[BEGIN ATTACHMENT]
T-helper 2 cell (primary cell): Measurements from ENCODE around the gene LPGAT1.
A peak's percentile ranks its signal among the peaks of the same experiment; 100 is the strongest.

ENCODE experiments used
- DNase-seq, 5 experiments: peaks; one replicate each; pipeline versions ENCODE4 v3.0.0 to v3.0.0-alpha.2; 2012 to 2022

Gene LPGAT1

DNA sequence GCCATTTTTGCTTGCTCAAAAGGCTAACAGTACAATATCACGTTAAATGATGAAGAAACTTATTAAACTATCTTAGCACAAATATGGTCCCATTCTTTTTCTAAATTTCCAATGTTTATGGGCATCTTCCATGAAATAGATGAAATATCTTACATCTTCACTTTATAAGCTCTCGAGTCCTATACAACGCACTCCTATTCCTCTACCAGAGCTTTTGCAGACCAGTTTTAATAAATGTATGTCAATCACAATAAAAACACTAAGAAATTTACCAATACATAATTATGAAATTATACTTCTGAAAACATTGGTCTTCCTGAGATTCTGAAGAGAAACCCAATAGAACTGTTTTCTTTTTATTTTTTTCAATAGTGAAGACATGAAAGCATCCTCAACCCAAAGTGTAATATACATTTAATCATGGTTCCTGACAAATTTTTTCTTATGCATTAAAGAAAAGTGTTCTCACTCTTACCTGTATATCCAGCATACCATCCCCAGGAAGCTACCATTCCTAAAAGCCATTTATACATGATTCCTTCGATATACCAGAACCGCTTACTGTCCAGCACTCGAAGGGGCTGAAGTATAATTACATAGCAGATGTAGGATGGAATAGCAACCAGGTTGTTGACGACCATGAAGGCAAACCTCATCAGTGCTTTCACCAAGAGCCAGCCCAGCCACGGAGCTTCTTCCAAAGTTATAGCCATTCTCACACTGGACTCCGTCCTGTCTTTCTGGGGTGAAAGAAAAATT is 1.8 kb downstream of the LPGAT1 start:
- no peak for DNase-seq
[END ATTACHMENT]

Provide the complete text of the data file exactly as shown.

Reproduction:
T-helper 2 cell (primary cell): Measurements from ENCODE around the gene LPGAT1.
A peak's percentile ranks its signal among the peaks of the same experiment; 100 is the strongest.

ENCODE experiments used
- DNase-seq, 5 experiments: peaks; one replicate each; pipeline versions ENCODE4 v3.0.0 to v3.0.0-alpha.2; 2012 to 2022

Gene LPGAT1

DNA sequence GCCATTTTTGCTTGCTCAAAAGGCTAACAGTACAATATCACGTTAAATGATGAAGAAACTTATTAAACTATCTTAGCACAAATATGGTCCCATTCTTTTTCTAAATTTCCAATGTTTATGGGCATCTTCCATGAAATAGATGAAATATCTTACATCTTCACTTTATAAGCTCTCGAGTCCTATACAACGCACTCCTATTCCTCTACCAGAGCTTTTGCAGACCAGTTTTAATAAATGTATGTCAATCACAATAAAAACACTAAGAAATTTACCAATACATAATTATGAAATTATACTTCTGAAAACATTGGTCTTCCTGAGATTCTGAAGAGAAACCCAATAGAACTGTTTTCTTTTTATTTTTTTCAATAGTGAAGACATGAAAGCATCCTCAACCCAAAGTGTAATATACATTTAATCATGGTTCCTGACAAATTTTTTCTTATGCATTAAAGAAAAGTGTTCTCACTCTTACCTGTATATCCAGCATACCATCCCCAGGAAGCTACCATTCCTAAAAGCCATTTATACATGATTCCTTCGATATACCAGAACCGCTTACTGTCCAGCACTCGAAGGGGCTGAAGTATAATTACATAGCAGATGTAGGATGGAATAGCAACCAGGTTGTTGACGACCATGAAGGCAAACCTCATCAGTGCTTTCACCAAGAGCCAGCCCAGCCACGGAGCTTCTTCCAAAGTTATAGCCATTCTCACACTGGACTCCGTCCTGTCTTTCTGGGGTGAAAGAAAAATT is 1.8 kb downstream of the LPGAT1 start:
- no peak for DNase-seq